“The problem with troubleshooting is that trouble shoots back” ~ unknown
Troubleshooting is a systematic approach to solving problems. But, living in a tropical developing country…nothing is systematic or normal. We’ve spent countless hours trying to troubleshoot electrical, mechanical, plumbing, and computer issues. And the solutions to most of our problems have been anything but normal.
Steps to troubleshooting in first world countries:
1. Gather information on the issue
2. Eliminate unnecessary components in the issue and see if the problem still persists.
3. Check for common causes. I am sure you’ve read troubleshooting guides and the first question asked is, “Is your device plugged in and turned on?”
This is where I will start as your guide to troubleshooting in a developing country because seldom are the causes normal or usual.
So, Let’s get Real about troubleshooting in Nicaragua.
1. If your internet suddenly blinks off, it could be because…
c. A bird builds a nest on your tower internet dish.
2. If your electricity suddenly blinks off, it could be because…
a. You forgot to pay your bill, or the guy on the bicycle didn’t deliver it, so they come to your house and cut the electric line in half…really!
b. There is a fiesta or bullfight in the next town and they need the power.
c. Your neighbors are stealing your electricity
3. If your cell phone signal is low, it could be because…
a. You have an active volcano in your yard that blocks the cell phone tower.
4. If your water stops running, it could be because…
a. It hasn’t rained for 5 months so the city has no water and the wells are dry.
b. Your neighbors are stealing your water by redirecting the water line to their house.
5. When your drains are clogged it could be because…
a. A giant Cane Toad is sleeping in your drain pipe.
a. Geckos laid eggs inside your TV near the sound component.
7. If your electric socket or surge protector sockets seem to be plugged up, it could be because…
a. A colony of ants has a busy tiny city in your socket.
b. A gecko got trapped inside your light switch trying to lay eggs. Check for putrid smells of death around the sockets.
8. If your laptop overheats, it could be because…
a. It is full of fine dust, or ants, or other bugs
b. It is so freakin’ hot, you could fry an egg on your laptop. Buy a cool pad with a fan and keep your laptop in a place where air can circulate around it.
c. The humidity and heat have caused your battery to swell and burst out of your laptop.
9. If your e-reader or Kindle suddenly starts acting strangely, it could be because…
a. Teeny tiny book lice have entered the charger hole in your e-reader to make a cozy home. Just shake gently and they will fall out. And Yes! Book lice are real. They invaded my Kindle.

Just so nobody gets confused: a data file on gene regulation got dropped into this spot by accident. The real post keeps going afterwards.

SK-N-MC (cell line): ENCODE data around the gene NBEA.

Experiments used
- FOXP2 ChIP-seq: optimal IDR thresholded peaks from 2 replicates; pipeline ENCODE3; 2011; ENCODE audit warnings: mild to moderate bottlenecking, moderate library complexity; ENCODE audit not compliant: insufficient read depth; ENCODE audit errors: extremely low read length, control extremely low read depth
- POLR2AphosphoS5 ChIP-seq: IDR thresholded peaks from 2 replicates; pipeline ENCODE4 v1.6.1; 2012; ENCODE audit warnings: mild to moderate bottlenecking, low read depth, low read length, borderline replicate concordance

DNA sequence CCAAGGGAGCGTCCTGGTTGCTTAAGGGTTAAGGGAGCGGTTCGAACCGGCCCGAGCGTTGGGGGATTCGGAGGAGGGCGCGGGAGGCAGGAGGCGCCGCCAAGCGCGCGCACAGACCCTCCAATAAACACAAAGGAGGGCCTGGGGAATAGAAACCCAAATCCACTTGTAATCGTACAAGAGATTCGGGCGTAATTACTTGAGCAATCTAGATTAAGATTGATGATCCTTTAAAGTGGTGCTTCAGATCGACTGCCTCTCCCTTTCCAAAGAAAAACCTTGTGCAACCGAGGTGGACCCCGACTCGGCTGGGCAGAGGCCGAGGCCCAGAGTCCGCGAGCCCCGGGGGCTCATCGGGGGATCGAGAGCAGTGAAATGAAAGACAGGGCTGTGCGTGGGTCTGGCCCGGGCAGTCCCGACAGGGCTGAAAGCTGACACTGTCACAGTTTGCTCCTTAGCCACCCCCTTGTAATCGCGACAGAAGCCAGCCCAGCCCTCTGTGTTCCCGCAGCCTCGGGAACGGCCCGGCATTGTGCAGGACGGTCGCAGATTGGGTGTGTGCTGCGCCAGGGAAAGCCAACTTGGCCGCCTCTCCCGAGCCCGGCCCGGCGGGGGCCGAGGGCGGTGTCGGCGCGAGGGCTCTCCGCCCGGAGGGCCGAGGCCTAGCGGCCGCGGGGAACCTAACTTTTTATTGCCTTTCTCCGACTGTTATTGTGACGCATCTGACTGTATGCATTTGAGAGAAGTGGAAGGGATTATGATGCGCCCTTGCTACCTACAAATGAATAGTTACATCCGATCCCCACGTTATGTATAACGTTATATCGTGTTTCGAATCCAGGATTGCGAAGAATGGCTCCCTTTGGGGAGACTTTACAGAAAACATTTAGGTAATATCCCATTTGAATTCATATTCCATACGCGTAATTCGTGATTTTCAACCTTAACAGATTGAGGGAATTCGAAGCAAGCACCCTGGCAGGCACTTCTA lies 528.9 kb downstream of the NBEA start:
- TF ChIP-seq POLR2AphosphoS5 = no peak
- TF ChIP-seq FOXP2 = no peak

10. If you find mysterious looking holes in your carefully maintained grass, which you have tried to grow for years, and it is the only lawn in a neighborhood full of dirt yards, it could be because…
a. The neighborhood dogs have found their power spots and it’s cool and comfy.
11. If your motorcycle or car runs rough or hardly runs, it could be because…
a. The gas station’s gasoline tanks are filling with water during the downpours.
b. Someone stole a spark plug when you were parked at the grocery store.
12. Your electronic equipment, refrigerators, microwaves, and TV suddenly stop working, it could be because…
a. Your wiring isn’t grounded and a lightning storm created a surge of power that fried your electrical appliances.
b. Constant blackouts and brownouts are wrecking havoc with your electrical appliances and equipment. We have a universal power supply system that protects our TV and laptops against brownouts.
It’s a jungle here! Troubleshooting in a developing country requires thinking outside of the common causes we encounter in first world countries. Using a clear and logical approach seldom solves the problems we encounter in Nicaragua. The solutions usually involve clearing ants, parrots, and monkeys away from the problem areas. 🙂
There is no substitute for experience. I’ve tried to capture a few of the most illogical troubleshooting problems we’ve encountered in living in a developing country. So, the next time your water, or electricity, or electrical appliances are on the blink…remember to look for these solutions. I hope it saves you some time and frustration.
What unusual troubleshooting problem have you encountered? How have you solved the problem?